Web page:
Finally, steps don't taken into account other activities that don't involve taking steps, like swimming, biking, and strength training. I love this study by the Harvard School of Public Health on the health benefits of strength training as compared to cardiovascular training. In a sample population of 10,200 adults, the study showed that participants who did 20 minutes of strength training gained less visceral fat - a nasty, nasty kind of fat that's liked to heart disease and premature death - over 12 years than those who participated in the same amount of time of cardiovascular exercise alone.

So, do steps really matter? Not in the sense of having a specific number to hit. But if you increase your steps, no matter where you're starting, you are adding movement and blood flow to your day which can be generally beneficial. Will you torch tons more calories to get that lean, sculpted physique? Not at all. Go lift some heavy stuff and get yourself out of breath if that's what your'e after.

Heart Rate: Your resting heart rate is a great indicator of improvements in your physical conditioning. Generally, your resting heart rate should be about 55-70ish, the lower the better. When you're sedentary and become physically active, over time your resting heart rate will slow, indicating a better adapted heart.

Some people have naturally higher heart rates than other, and that's perfectly normal. Find your baseline, and look for improvements by checking to see if that number lowers over time.

Daily Calorie Burn (energy expenditure): this is the number to watch out for, and the one that will answer our friend Karen's question. You ever wonder why lean 22 year old guys who practice sports can eat whatever they want and still have a six pack? It's because their metabolism is crazy high and even though they're eating upwards of 4,000 calories, it's still not matching what they're body is burning just to exist. Go ahead and say it: jerks. (There are some other factors, like testosterone and growth hormone oozing out of their ears, but those just support lean muscle mass which leads to the fast metabolism. In the end, it's all metabolism.)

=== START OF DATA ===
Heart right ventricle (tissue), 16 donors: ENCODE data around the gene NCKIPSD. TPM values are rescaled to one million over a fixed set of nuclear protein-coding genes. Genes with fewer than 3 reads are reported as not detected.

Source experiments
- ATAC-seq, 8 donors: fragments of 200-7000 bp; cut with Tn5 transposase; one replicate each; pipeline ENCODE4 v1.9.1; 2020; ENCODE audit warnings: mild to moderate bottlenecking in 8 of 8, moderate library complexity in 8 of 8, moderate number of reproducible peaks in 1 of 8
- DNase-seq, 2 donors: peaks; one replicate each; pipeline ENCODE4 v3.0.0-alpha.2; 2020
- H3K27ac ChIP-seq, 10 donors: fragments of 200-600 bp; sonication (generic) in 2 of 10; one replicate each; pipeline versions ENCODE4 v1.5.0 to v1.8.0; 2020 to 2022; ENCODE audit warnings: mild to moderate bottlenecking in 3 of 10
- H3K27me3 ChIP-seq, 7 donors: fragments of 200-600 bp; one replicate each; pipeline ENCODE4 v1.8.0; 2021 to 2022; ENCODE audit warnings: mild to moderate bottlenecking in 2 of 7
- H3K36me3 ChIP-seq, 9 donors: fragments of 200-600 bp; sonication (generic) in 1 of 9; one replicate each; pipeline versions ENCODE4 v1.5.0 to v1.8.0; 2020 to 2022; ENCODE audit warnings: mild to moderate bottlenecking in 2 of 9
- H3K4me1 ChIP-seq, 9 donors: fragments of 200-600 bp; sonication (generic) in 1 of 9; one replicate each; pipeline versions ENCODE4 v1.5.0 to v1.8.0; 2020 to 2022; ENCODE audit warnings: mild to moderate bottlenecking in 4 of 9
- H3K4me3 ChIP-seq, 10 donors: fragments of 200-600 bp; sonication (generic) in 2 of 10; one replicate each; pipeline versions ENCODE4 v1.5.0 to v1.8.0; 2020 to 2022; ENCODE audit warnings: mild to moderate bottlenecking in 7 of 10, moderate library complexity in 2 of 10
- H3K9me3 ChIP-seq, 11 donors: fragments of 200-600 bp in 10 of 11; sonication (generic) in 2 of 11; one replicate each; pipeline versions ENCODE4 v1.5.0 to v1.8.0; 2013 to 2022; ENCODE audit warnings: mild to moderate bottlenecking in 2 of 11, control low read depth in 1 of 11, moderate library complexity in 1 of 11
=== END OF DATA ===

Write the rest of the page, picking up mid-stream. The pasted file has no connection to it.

Anyways, Karen, probably didn't feel healthy because alcohol is a toxin and it generally makes you feel like garbage the next day, both physically and mentally. But she did burn a lot of calories by dancing and jumping around the dance floor with her friends. Was she in an energy balance? In other words, did she burn as many calories as she took in? Or did she burn more than what was in all the sugary drinks and late night pizza?

We'll never know. Unless she tracked every sip and bit in an app like My Fitness Pal, and we measured her metabolic rate with a very reliable lab-worthy metabolic analyzer, we'll never know if she danced enough to off set her calorie intake.

Overall, was she healthy and fit that night just because her device told her she was? I wouldn't say so. But will it kill her to have a one night extravaganza with her friends? Not at all, party on, Karen! But if she makes it a lifestyle, however, then the conversation changes.

Should I Stop Caring About The Numbers My Device is Tracking?

I wouldn't go so far as to say that. Binary thinking is the enemy of long-term health and fitness.

Binary thinking is the number one enemy of long-term health and nutrition.

When it comes to the diversity of human biology, behavior, and culture, there is rarely an absolute right and an absolute wrong. There are usually multiple factors that make sense only within a context.

Activity trackers are one of them - they need to be evaluated within a context. I believe these devices are a great acquisition! It creates awareness where there was none, and where there is awareness there is space for choice.

If you move a little more than you did before because your FitBit made you feel bad about sitting so much, you're winning, even if you're not beating your friend's 17,894 steps.

If you move a little more than you did before because your FitBit made you feel bad about sitting so much, you're winning, even if you're not beating your friend's 17,894 steps.


  1. The numbers surrounding our health and fitness don't define our health and fitness. They're just tools for creating awareness and empowering change.

  2. Technology is limited. Take the information with a grain of salt, and always within a context.

  3. There is no ONE thing (not a food, not a magical number of steps) that will make us fit and healthy. Only the sum of habits will create our fittest, healthiest selves.